But as far as causing a major upheaval in the distribution of personality types – no. I don't believe this phenomenon can turn sociable people into isolated wallflowers, hunched over a tiny screen at a corner table in Starbucks. What it may do is expand their options – introduce more (previously unknown) levels of interaction into their lives – and how can this be bad? And it may even be a shield, of sorts, against some unpleasant realization – like, how ultimately dull and uninteresting your date is, and what on earth are you going to do for the rest of the evening? The answer is, you whip out your respective gadgets and all is well. (And we've all seen this on any number of occasions; no sense denying it.)

Any discussion of this type – where a technological revolution of some sort is met with ambivalence – has to at least include the question, would you go back? Would you be willing to wave a magic wand and make it all go away, then have to deal with the consequences? It would take a hard-core Luddite to answer this in the affirmative when it came to social media – and I, for one, am not about to do it.

Tuesday, October 13, 2015

Ayn Rand, Call on Line One

Who hasn't indulged in fantasies that begin with the words, “If I were president...” -- or dictator, tyrant, whatever? Who hasn't made a list of things they would do on Day One of their presidency? Well, I don't know about you, but my first order of business would be to dissolve, disband, cancel, and basically demolish the worst piles of bureaucratic do-do in Washington, and at the top of the list – and, let's face it, there is plenty of competition for the top spot – but really, can there be any doubt? The top of the list would have to be none other than HUD – the Department of Housing and Urban Development. It is a child of LBJ's “Great Society” -- and, by the way, where is that Great Society nowadays? Have you seen it lately? I certainly haven't. I think it died somewhere in Detroit – or maybe Chicago, Baltimore, or even Washington itself. It was, of course, a liberal pipe dream – the notion that if you throw enough money in the general direction of a problem, that problem will go away... and the problem in question in this case was “urban blight”, “inner cities”, “decay”, and so on – all of which had powerful racial implications. The reflexive action in the glory days of “urban renewal” was that all you had to do was tear down the “ghetto”, build “projects” or subsidized housing where it stood, and... well, this was not part of the original vision, but it's the way things turned out – move all the surplus population out to suburban “developments”.   (Urban renewal always results in surplus people, simply because planned developments, even of the high-rise type, wind up holding a lot fewer people per acre than the old, ramshackle ghetto tenements.  So the surplus have to be warehoused in outlying areas.)  And to see how that all turned out, I offer four simple words: Prince George's County, Maryland.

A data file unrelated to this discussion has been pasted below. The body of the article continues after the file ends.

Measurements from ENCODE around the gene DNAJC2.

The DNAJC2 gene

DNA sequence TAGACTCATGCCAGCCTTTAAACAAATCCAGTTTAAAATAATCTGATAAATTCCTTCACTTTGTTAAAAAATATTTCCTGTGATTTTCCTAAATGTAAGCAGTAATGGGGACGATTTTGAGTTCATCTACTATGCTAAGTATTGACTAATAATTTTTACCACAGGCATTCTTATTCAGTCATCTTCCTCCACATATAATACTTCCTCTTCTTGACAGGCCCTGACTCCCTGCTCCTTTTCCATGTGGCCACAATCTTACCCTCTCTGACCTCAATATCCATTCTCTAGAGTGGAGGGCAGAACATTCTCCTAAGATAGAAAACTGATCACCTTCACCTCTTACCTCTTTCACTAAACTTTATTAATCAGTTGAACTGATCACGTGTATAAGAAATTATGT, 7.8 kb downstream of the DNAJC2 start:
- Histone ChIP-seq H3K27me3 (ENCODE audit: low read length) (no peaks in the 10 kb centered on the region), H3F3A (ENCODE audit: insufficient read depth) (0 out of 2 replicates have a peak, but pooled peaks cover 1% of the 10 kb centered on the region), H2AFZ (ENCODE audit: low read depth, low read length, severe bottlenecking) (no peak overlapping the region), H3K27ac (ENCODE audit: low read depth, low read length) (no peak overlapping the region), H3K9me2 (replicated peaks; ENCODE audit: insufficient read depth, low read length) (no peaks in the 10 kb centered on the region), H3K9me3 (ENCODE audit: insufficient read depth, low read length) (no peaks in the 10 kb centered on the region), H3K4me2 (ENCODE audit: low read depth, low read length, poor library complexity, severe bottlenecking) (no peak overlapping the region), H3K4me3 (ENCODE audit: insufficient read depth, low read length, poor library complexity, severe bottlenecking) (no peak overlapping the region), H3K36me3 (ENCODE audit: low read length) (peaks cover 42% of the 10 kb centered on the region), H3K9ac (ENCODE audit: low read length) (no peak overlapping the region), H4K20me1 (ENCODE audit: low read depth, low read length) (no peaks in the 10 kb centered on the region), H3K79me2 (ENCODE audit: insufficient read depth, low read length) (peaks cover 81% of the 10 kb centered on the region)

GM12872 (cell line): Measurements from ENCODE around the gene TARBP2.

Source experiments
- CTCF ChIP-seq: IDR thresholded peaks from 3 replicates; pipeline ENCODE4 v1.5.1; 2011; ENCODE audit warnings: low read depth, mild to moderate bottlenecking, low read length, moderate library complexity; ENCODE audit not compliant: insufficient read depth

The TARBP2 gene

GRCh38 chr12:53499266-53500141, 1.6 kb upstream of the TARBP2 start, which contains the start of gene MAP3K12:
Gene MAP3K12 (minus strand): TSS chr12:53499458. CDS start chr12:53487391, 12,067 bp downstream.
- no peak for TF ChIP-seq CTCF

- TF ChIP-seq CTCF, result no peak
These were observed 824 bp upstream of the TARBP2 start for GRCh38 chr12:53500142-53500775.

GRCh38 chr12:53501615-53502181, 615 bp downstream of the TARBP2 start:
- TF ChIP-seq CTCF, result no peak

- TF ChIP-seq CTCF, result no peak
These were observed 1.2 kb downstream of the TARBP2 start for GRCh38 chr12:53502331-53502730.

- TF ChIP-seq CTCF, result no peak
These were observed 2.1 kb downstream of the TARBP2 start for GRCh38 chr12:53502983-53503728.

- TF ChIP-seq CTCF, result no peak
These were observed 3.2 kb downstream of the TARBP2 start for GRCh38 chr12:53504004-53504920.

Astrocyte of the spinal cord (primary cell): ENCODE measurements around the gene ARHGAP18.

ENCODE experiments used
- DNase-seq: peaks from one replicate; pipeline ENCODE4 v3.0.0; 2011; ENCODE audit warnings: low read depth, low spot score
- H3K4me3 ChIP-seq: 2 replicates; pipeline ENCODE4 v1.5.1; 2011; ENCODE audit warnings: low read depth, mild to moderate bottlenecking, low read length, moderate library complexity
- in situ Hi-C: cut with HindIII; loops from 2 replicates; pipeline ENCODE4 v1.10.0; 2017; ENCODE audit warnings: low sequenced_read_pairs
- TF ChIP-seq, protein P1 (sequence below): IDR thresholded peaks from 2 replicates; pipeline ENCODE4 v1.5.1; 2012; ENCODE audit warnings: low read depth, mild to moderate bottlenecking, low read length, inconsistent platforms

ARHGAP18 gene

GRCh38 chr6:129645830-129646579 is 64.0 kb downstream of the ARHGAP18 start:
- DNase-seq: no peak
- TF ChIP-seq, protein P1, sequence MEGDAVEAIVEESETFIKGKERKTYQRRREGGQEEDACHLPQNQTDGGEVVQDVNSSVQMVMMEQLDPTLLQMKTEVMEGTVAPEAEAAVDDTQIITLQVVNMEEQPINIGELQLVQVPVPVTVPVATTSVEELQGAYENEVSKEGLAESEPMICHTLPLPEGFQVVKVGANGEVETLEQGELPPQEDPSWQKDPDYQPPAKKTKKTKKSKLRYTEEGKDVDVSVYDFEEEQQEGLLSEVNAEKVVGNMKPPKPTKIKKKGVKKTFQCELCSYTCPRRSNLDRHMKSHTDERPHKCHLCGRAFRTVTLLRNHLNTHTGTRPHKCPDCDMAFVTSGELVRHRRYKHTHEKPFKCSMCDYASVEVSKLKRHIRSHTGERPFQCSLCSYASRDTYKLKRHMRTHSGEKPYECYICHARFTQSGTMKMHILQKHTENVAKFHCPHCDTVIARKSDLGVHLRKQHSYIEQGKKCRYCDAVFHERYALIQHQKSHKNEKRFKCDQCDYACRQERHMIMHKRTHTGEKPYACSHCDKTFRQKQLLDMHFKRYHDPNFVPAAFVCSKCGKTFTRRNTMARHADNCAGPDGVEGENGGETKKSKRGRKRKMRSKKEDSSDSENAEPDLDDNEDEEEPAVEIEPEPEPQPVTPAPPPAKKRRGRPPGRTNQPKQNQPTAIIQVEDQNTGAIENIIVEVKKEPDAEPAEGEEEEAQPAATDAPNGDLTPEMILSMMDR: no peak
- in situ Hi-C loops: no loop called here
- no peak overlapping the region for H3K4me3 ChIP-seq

See, the conceit at that time was that “ghetto” -- AKA “black neighborhoods” -- automatically equaled “misery”. What the liberal think-tankers and urban planners failed to see was that these neighborhoods, as scruffy and edgy as they were, were nonetheless home to coherent communities – to cultures – not of the lily-white kind, but of a kind that, in many ways, met the needs of those who lived there. Tear them down, and build sterile apartment (both low- and high-rise) developments in their place, and you not only fragment the communities and the culture, but you create something much worse in their place – you, in effect, warehouse blacks in new ghettos, which turn out to be much more violent, dysfunctional, and drug-ridden than the old ones because they totally lack psychological, cultural, and physical roots. You create what, in effect, are prisons without walls (except for psychological ones).